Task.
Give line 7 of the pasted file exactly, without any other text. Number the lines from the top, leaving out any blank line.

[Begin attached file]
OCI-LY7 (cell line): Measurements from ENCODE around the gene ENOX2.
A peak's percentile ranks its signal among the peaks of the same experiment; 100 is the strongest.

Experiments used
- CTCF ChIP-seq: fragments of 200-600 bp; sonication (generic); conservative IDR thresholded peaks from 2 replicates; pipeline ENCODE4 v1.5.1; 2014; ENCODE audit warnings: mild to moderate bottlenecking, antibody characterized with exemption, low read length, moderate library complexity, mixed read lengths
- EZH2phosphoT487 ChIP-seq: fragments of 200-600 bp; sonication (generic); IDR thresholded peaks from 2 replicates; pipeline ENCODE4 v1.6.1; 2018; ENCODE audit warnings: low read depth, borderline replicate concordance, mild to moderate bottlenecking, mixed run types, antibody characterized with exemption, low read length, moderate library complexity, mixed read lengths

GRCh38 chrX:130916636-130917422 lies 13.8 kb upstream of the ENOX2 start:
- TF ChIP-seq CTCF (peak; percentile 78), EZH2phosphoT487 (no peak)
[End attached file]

- TF ChIP-seq CTCF (peak; percentile 78), EZH2phosphoT487 (no peak)